Women United Spotlight: Sandra Bankston
Welcome to this week’s Women United Spotlight series. If you would like to learn more about the organization, click here. This week we are continuing to spotlight its members. Join us in learning more about Sandra Bankston and her connection to Women United.
What year did you join Women United?
What is your professional background and if you are currently working, what is the name of your company?
I am a licensed clinical social worker. I’ve worked for almost twenty-two years as a victim coordinator with the Lake County State’s Attorney’s Office. Most of this time was with children at the Lake County Children’s Advocacy Center. I recently switched positions and I now am the sexual assault coordinator, specializing in working with adult victims.
What inspired you originally to be a part of Women United?
My youngest child started college, leaving me feeling as if a chapter of my parenting had come to a close. I was looking for something that would help me feel fulfilled and as if I were contributing to my community.
What does early childhood education mean to you? If possible, could you share a personal story of why it’s important to you?
I truly believe that the very early years lay the foundation for a child’s well-being over the course of a lifetime. Benjamin Mays stated, “He who starts behind in the great race of life must forever remain behind or run faster than the man in front.” We owe it to every child, regardless of zip code, to provide them the tools they require so they are not perpetually “running” to catch up.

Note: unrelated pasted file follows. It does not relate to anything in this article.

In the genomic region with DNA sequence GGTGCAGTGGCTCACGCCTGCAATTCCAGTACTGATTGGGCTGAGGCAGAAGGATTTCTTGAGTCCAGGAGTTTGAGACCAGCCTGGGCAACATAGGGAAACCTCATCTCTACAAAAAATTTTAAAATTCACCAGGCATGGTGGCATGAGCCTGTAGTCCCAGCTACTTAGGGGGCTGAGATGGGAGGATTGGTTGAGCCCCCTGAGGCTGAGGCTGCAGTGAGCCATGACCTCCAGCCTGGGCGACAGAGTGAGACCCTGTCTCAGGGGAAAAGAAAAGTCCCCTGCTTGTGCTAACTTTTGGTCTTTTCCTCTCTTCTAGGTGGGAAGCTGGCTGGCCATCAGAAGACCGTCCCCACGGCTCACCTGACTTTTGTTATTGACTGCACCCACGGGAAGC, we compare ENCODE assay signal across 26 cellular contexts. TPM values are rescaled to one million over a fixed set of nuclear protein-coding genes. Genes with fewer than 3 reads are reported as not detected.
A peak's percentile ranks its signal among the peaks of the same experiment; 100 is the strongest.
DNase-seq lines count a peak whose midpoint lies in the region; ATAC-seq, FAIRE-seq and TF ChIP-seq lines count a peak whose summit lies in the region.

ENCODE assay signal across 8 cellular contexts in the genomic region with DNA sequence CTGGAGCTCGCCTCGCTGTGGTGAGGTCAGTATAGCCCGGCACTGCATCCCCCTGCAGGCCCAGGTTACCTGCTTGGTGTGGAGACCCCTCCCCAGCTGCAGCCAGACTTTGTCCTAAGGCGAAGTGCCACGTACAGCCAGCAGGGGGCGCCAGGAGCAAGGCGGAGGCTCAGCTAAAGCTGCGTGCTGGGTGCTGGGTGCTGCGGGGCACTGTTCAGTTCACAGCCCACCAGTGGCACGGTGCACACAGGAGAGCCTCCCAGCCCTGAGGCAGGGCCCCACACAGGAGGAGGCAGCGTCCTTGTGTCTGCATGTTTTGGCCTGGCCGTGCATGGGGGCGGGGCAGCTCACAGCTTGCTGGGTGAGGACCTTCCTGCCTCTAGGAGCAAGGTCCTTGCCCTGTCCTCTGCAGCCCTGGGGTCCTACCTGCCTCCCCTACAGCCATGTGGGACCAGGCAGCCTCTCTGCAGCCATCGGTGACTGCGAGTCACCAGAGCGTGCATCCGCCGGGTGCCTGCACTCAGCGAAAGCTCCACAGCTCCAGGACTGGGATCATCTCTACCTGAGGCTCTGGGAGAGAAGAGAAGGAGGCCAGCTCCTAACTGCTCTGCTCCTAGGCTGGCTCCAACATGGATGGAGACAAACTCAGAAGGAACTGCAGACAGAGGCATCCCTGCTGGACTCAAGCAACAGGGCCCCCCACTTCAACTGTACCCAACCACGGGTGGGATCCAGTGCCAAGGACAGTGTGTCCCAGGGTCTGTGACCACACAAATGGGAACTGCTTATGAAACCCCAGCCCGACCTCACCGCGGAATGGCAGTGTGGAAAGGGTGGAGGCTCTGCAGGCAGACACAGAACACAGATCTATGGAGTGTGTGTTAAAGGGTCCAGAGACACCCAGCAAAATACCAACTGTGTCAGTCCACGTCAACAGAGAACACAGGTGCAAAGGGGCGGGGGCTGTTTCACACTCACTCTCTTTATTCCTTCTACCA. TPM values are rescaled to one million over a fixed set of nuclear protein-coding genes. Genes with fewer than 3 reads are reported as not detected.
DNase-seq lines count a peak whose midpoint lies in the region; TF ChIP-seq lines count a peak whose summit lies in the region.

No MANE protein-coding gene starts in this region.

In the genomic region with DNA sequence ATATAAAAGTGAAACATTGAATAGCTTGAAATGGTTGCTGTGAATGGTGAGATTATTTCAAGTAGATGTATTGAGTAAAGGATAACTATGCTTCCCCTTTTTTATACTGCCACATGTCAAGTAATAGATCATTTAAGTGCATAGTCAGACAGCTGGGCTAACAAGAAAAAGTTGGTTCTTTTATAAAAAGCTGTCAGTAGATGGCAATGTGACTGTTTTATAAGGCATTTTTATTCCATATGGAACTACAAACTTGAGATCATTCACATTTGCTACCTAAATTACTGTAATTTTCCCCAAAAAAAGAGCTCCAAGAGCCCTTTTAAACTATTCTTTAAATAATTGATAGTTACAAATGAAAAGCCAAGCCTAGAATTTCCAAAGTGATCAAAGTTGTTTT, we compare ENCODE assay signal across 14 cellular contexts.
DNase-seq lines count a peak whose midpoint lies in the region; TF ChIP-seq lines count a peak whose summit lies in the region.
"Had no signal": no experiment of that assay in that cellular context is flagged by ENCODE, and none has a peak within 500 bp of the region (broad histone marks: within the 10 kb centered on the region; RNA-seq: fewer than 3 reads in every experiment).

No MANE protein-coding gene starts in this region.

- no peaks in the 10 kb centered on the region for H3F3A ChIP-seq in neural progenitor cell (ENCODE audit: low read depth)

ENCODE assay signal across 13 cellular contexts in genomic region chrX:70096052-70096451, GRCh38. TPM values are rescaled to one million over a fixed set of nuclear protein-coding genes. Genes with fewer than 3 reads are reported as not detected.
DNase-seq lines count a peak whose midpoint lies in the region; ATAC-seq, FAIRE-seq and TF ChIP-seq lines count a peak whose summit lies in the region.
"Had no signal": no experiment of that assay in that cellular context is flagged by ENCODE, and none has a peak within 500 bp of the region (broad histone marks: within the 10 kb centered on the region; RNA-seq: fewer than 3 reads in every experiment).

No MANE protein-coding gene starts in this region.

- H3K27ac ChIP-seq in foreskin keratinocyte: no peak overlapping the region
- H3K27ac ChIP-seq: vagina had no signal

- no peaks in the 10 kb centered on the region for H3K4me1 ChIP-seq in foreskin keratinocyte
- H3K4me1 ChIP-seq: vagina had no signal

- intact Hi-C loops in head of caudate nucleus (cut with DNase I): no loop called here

What has surprised you most about being involved in Women United?
Too often, there is a stigma or stereotype that an organization that is comprised completely of women will be filled with in-fighting and cattiness. My experience has been completely the opposite – everyone is interested in camaraderie and empowering other women.
What does Women United mean to you?
I love Women United because it allows me an opportunity to be involved in things that mean the world to me. My mother was a children’s librarian who instilled a love for books and reading in me. Furthermore, I am from North Chicago and raised my children in Waukegan—two of Women United’s focus communities. I greatly appreciate the opportunity to make an impact in places that have personal significance for me.
What would you say to a woman who is interested in becoming a member of Women United?
WHAT ARE YOU WAITING ON?